Given a choice, male dyeing poison frogs snub empty pools in favor of ones in which their tiny tadpoles have to metamorphose into frogs in the company of larger, carnivorous ones of the same species. The frog fathers only choose to deposit their developing young in unoccupied pools when others are already filled with tadpoles of a similar size as their own. These are seemingly counterintuitive decisions, given how often cannibalism involving a large tadpole eating a smaller one takes place in natural pools, writes Bibiana Rojas of the University of Jyväskylä in Finland. Her findings are published in Springer's journal Behavioral Ecology and Sociobiology.
Rojas studied a population of dyeing poison frogs (Dendrobates tinctorius) in the forests of French Guiana. In nature, these frogs lay clutches of four to five eggs. When hatched, the males carry the tadpoles to water-filled cavities in treeholes or palm bracts. Once at their rearing site, tadpoles remain unattended but also unable to leave, until their metamorphosis about two months later.
Choosing good places to deposit tadpoles generally has direct effects on fitness or the continuation of a parent's genetic line. This is because the conditions that larvae experience affect their survival and their life history in terms of the time and size at which metamorphoses takes place.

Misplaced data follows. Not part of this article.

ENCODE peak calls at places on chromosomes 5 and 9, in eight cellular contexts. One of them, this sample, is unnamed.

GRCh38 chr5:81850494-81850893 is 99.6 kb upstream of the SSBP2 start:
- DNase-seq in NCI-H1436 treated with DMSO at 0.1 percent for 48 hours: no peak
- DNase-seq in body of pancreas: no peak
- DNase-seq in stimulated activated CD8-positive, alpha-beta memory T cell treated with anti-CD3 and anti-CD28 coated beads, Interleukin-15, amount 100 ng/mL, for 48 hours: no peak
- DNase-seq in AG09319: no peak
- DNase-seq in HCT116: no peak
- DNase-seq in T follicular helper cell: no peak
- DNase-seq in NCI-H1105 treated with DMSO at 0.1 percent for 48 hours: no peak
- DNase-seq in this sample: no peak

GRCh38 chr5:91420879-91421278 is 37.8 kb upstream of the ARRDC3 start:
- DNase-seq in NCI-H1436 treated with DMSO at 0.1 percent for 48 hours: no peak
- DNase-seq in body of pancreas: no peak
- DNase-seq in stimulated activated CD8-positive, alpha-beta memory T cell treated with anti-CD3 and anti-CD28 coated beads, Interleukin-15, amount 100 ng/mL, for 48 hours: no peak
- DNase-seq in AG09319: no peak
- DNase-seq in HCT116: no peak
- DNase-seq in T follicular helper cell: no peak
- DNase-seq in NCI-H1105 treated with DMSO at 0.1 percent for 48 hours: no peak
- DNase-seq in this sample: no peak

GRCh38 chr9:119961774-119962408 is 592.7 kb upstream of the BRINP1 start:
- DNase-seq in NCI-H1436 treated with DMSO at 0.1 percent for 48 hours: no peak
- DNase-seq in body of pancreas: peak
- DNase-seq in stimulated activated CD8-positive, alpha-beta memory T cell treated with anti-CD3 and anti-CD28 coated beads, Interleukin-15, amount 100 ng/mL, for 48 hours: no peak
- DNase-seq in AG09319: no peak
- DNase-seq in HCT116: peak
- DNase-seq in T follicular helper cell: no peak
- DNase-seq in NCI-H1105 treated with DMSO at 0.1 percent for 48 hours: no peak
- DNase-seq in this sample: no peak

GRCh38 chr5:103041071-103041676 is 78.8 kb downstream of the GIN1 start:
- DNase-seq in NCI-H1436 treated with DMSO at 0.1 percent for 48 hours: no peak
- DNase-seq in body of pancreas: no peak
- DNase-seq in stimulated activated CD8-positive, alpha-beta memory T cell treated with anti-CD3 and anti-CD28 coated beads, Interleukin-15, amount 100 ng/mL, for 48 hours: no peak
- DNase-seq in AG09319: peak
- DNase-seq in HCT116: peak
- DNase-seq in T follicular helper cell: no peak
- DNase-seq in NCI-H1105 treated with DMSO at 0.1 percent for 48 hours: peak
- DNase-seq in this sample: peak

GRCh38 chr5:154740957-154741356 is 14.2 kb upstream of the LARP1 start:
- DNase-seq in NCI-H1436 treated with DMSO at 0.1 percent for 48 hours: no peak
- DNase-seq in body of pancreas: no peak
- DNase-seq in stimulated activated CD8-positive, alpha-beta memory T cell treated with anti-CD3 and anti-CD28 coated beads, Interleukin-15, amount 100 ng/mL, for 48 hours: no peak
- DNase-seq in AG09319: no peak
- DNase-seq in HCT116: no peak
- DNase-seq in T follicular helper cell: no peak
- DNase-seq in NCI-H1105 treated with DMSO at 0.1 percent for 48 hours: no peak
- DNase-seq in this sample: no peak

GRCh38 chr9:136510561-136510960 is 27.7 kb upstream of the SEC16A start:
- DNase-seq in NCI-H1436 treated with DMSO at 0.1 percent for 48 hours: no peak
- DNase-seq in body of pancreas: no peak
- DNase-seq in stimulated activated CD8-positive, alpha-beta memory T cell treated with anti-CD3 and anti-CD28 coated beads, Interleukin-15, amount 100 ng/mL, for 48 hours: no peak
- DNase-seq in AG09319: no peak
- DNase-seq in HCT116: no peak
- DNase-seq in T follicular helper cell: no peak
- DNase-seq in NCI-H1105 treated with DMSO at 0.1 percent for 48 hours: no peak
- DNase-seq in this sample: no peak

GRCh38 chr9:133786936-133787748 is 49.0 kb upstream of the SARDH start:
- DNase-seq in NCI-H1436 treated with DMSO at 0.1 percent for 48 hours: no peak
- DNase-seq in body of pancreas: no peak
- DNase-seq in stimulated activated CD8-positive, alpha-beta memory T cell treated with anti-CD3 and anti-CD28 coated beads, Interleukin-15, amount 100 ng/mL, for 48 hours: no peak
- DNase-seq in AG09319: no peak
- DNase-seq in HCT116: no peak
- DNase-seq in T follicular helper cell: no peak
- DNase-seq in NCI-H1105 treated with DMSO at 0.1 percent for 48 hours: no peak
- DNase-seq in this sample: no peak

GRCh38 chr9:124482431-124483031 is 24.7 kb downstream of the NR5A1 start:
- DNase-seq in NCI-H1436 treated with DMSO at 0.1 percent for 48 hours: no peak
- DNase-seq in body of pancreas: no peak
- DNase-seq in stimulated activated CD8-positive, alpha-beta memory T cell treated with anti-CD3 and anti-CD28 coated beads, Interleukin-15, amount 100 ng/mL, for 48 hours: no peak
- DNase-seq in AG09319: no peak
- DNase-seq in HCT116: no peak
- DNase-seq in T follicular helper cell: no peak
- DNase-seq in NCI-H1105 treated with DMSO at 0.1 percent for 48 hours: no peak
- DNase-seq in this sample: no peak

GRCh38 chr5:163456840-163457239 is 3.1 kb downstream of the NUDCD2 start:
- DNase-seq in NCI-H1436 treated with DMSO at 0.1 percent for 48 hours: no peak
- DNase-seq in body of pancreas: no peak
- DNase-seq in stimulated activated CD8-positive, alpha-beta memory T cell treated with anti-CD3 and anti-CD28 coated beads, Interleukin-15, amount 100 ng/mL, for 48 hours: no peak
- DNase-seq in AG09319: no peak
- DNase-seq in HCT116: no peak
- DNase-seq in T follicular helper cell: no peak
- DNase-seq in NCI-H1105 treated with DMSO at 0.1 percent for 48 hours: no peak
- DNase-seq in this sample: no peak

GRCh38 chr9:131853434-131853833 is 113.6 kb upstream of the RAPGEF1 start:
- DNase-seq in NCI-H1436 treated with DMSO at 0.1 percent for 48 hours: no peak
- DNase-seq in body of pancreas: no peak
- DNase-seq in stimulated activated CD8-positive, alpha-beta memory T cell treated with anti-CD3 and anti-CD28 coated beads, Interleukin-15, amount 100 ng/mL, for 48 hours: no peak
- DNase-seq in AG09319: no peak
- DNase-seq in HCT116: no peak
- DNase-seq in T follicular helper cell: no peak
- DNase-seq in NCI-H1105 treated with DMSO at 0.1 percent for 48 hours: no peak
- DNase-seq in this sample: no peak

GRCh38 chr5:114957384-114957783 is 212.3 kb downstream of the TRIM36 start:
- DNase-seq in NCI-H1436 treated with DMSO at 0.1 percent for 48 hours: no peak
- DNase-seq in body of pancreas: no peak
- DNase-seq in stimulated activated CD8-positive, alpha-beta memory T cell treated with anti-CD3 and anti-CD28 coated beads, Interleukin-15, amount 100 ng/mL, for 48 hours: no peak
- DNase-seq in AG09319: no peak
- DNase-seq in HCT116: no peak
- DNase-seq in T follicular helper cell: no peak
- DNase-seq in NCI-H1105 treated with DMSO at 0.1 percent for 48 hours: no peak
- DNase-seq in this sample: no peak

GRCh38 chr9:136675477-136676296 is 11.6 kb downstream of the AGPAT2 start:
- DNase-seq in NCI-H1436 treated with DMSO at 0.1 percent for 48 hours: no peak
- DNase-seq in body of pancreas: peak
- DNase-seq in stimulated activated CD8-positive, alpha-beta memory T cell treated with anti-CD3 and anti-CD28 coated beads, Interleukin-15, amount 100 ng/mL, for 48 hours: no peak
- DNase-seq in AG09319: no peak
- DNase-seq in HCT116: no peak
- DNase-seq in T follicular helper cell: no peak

Rojas found, if given the choice, male dyeing poison frogs prefer taking their newly hatched tadpoles to pools already occupied by larger conspecific larvae – this despite the high risk of cannibalism.
She believes that the presence of a larger conspecific tadpole is a signal to frog fathers that conditions in a specific pool are conducive to larval development. Also, parents might have little choice other than depositing their tadpoles in already occupied pools because so very few suitable ones are around.
"The presence and the size of conspecifics influence parental decision-making in the context of choosing a rearing-site for their offspring," says Rojas. "Apparently strange parental decisions, such as depositing offspring with large cannibals, may ultimately not be that strange.
The researcher continued, "The decision is like a gamble for the frog father! Chances are that its tadpole gets eaten by a large resident in an occupied pool, but an unoccupied pool might mean, for example, that other requirements for development, such as the stable presence of water, are not met. If the father is lucky and its tadpole is not eaten, it may ultimately be safer in a stable pool than in one that could easily dry out."